- Having references and employment history
- Submitting a short introduction video
- Being a native speaker (or being at a C2 language ability)
- Being at least 18 years old
Professional teachers are expected to have training as educators and/or extensive professional teaching experience. They should also provide students with resources, prepared materials, and structured lesson plans to help students reach their goals.
To apply for a professional teaching profile, you must upload documents showing your training and experience as an educator.
To become a community tutor requires:
- Submitting a short video introduction
- Being a native speaker in your language or having a verified C2 language ability
- Being 18 years old
Community tutors should be friendly, helpful, knowledgeable, and give students the conversation practice they need.
Any languages in which you have C2 or native proficiency.
If you would like to teach a second language, you’ll need to prove that you are at C2 level by speaking in that language during your Introduction video.
Italki actively promotes language learning and is looking to allow everyone to learn whichever language they want from the comfort of their own home.
Once you go through the vetting process and have been accepted into the teacher marketplace, your next task is to setup an effective teacher profile.
Your teacher profile for Italki should include numerous things.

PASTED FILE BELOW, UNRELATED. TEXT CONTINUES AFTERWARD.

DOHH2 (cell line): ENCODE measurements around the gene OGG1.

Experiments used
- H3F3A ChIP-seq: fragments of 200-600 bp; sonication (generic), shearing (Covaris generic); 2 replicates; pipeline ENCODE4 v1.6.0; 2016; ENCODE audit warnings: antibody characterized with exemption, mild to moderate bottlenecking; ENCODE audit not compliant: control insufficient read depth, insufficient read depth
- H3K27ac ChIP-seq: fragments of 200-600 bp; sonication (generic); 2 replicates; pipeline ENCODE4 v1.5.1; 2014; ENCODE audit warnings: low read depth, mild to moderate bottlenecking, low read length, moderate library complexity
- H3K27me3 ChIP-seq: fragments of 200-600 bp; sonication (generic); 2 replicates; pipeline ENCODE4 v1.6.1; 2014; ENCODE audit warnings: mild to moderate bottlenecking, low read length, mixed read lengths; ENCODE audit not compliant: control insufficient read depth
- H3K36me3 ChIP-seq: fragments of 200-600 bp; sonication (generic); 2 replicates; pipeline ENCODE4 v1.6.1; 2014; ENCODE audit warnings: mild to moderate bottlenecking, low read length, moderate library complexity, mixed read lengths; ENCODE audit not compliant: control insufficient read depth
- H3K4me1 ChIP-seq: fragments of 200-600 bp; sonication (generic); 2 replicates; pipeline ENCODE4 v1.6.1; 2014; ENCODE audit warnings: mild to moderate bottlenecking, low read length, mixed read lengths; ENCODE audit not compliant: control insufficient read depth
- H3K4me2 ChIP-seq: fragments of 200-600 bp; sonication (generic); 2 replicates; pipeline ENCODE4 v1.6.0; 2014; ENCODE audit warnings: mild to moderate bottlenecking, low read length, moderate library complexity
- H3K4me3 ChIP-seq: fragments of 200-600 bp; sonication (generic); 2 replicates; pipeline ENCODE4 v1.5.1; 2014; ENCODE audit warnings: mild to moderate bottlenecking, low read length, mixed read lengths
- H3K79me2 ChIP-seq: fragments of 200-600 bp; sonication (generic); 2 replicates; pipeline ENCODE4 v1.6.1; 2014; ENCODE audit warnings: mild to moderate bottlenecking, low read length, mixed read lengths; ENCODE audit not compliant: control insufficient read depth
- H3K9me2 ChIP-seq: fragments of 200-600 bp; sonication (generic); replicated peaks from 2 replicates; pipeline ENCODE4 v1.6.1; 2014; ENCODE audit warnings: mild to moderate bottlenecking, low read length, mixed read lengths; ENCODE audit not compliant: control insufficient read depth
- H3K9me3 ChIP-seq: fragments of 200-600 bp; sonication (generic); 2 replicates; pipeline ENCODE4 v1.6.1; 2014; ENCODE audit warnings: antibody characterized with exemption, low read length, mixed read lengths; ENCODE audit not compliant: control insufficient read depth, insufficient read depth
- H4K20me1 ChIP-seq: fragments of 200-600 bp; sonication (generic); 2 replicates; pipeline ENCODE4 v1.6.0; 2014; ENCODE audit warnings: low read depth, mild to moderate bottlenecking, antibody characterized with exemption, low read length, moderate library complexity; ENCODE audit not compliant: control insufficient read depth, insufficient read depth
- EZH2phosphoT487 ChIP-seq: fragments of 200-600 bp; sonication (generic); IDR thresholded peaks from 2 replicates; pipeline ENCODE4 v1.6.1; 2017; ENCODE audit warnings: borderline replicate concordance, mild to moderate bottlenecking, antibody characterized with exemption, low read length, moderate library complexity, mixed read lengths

Upload a profile photo for Italki. This picture should be of you smiling, with a plain background and from the shoulders up. Ιt should look friendly and professional enough to take you seriously.
On Italki, the introduction video is possibly the most important part of a profile.
It’s so important that I wrote a section about that below.
Upload this video on YouTube and then embed it into your profile.
If you don’t want the broader YouTube community to see your video, set it as “unlisted” on Youtube.
Next, with Italki you’ll be able to list out the languages you know and are able to teach. Your teaching specialties help prospective language learners make a decision if you’re the right teacher for them.
There are three long text fields where you can show off your personality and teaching style.
Write it meticulously as this is your marketing copy.
Include your professional background, education, teaching style, previous employment and success you had as a teacher.
These fields can get long. Break them up into smaller paragraphs.
You’re free to set your calendar.
However, set available time only when you’re really available. Rescheduling and canceling is unprofessional.
Once you have availability, students will be able to see this and possibly reserve a class or trial class with you.
Here’s my secret tip: availability is marketing, too.
You should be available enough to look committed, but scarce enough to look popular and exclusive.
This is true especially after you’ve built a respectable profile.
Amusingly enough, I saw an increase in bookings from new students after I reduced my availability.
In your video, talk about what you can do for the student, instead of just talking about yourself.
- How can you help them?
- What do you specialize in?
- What types of students are you looking for?
If anything, you could mention your hobbies and educational background to help make a personal connection.
Write a script to have a clear idea of what to say, but don’t read.
You can always memorize small bits and edit them.
Make sure your video is at least one minute and to talk in any languages that you are planning to teach. Additionally, if you are going to teach a language other than English, it can be a good idea to speak English in your video too.
Your video is a marketing tool.
You can give a totally different impression based on your background.
Books, maps, flags, objects typical of your country help give a trustworthy, relevant impression.
Your smartphone is already enough to take a decent video, but watch out for lighting. Shoot in a place with plenty of natural light.